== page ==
Covid authoritarianism is not a virtue

Welsh first minister Mark Drakeford seems to think restrictions are good, even if they don’t work.

Fraser Myers

Fraser Myers
Deputy editor

Topics Covid-19 Politics UK

In Covid terms, Wales is currently the sick man of Britain. When compared with Scotland and England it has the highest rate of Covid cases in the past seven days.

So it was more than a little curious to witness Welsh first minister Mark Drakeford emerge from his shed last week – twice – to denounce the UK government for failing to get a grip on Covid.

On Friday, at a Covid press conference, Drakeford branded England a ‘global outlier’ for having fewer restrictions than the devolved nations and much of Europe. Apparently, this means England is ‘not taking action to protect its population’. And on Sunday he doubled down, accusing the UK government of not doing ‘what the science would have told them they should do’.

For the likes of Drakeford, it seems, Covid restrictions are good, even if they don’t work. The fact that these restrictions have not led to better outcomes in Wales is apparently irrelevant. For him, tighter rules are inherently good, moral and protective – a sign that, as a leader, he is taking Covid seriously, that he cares.

In this way, imposing tighter measures has become an attractive form of political posturing, especially for the devolved administrations. Both Mark Drakeford and his Scottish counterpart, Nicola Sturgeon, have tried to make a virtue of their ‘caution’ and authoritarianism, and a vice out of Boris Johnson’s mildly more liberal instincts.

And so, since Boxing Day, Wales has been put back under tight Covid rules. Among the measures to return are mandatory face coverings in all indoor venues, the ‘rule of six’ in bars and restaurants, obligatory working from home for those who can, and the closure of nightclubs. Despite the Omicron variant being relatively mild and Wales having undertaken a successful vaccine rollout, Drakeford has yanked Wales back under a similar level of restrictions it endured in the spring of 2021.

The absurdity of the Welsh rules has been brought home most clearly in towns on the border. While England was ringing in the New Year, much of Wales was eerily quiet. Some Welsh revellers near the English border were able to take advantage of England’s more relaxed approach, but bars and pubs on the wrong side of the River Severn lost out on one of the most lucrative nights of the year – a potentially fatal blow after two years of on-off closures and restrictions. Chester FC have also been told they can no longer host home fans because their stadium straddles the Welsh border and is therefore subject to Welsh rules.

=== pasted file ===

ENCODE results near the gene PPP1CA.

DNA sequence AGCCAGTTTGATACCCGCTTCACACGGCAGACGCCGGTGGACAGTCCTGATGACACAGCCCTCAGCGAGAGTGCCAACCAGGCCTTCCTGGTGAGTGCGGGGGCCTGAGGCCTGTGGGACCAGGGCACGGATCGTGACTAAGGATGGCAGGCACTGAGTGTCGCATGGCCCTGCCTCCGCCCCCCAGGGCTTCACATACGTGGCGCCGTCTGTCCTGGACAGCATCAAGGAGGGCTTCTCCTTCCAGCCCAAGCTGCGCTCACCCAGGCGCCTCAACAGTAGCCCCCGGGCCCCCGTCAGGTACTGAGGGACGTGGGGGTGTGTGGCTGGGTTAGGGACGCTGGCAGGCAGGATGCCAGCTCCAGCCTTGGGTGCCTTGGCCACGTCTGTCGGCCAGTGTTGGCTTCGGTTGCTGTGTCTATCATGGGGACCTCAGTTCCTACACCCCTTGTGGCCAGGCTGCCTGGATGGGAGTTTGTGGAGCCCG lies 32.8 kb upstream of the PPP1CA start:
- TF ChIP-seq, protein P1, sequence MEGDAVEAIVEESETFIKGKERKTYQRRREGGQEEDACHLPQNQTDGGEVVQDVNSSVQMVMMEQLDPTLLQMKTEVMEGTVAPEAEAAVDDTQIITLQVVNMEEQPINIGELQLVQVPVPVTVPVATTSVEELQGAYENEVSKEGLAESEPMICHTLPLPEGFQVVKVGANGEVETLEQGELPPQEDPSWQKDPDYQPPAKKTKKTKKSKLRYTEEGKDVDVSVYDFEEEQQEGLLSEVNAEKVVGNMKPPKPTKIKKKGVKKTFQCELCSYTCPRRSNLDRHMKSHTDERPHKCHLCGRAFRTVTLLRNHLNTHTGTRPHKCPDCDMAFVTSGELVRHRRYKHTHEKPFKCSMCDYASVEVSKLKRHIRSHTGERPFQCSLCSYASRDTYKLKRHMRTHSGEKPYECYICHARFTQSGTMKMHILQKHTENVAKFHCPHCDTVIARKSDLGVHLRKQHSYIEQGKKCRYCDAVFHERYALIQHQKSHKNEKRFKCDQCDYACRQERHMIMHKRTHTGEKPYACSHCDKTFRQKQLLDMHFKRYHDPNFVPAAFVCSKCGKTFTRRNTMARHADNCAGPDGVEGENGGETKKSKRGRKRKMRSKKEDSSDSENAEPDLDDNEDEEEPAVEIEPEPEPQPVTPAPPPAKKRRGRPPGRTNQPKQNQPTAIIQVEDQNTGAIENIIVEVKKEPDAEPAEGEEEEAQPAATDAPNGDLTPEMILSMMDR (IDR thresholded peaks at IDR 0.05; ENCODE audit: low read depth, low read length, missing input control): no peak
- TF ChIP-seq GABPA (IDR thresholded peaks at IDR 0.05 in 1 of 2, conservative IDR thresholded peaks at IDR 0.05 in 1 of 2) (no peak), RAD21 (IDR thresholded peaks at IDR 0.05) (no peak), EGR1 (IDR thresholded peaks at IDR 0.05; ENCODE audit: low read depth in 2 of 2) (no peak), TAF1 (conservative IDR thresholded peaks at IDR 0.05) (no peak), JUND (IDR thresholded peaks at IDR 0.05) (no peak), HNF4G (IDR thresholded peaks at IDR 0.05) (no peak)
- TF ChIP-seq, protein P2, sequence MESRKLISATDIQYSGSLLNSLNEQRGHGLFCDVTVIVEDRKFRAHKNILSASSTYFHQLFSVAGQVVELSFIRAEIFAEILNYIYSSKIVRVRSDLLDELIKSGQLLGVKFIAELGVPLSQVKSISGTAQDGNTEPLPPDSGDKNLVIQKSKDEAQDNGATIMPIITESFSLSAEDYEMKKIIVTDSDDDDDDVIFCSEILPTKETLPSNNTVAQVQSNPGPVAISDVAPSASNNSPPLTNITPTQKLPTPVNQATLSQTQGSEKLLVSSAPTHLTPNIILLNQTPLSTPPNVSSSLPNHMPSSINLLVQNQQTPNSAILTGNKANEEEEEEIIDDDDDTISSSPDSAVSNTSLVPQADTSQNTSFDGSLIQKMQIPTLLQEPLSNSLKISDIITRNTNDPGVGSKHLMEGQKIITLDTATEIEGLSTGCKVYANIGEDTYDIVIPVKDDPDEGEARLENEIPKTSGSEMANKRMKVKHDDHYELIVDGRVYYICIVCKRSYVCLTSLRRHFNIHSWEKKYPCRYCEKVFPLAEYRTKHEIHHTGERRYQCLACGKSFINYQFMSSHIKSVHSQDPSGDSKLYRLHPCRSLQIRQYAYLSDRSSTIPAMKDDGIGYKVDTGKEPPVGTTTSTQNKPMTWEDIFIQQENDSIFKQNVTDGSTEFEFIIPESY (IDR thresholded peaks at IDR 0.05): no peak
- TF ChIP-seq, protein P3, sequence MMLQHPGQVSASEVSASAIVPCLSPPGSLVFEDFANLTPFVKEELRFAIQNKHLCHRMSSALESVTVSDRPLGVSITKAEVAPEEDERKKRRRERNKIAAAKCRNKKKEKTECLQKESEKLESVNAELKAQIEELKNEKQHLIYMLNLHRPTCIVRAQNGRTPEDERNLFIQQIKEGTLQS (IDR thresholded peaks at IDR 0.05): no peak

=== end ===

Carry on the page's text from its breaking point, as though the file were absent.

Throughout the pandemic, restrictions in Wales have always been slightly tighter, and have lasted slightly longer, than in England. Whenever Wales has been in lockdown, its government has not only forced ‘non-essential’ shops to close, but also forbidden larger shops from selling ‘non-essential’ items. Aisles selling items as diverse (and obviously essential) as sanitary pads, children’s clothes and even books were taped off and put out of reach.

JFK famously implored Americans to ‘ask not what your country can do for you – ask what you can do for your country’. During the pandemic Drakeford has offered somewhat different advice: ‘The question I want people to ask themselves in Wales is not “what can I do and what can’t I do” but “what should I do and what shouldn’t I do”.’ Covid puritanism and abstaining from everyday life was turned into the ultimate moral virtue.

So have there been any benefits from Drakeford’s restrictions? Surely there has to have been some payoff from all this pain and privation? The harsh reality is that, taking the pandemic as a whole, Wales has a higher proportion of Covid deaths than England – with 288 people per 100,000 having Covid-19 on their death certificate in Wales, compared with 260 per 100,000 in England.

Back in summer 2021, the world’s most lockdown-zealous scientists wrote an open letter denouncing England’s ‘dangerous and unethical experiment’ of removing all Covid restrictions. The devolved nations of the UK, by taking a different path, have unwittingly served up the perfect Covid counter-argument. But the fact that their authoritarianism has done nothing to keep people safer seems not to matter in the slightest.

Clearly, the lockdown fanatics are not going to be won over by this real-world evidence. Instead, we have to remind them that restricting people’s lives is unacceptable in all but the most challenging of circumstances. It is freedom that is inherently virtuous. Unless we can overturn the bizarre moral consensus that lockdown is preferable to liberty, normality won’t return any time soon.

Fraser Myers is deputy editor at spiked and host of the spiked podcast. Follow him on Twitter: @FraserMyers.

Picture by: Getty.

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Topics Covid-19 Politics UK


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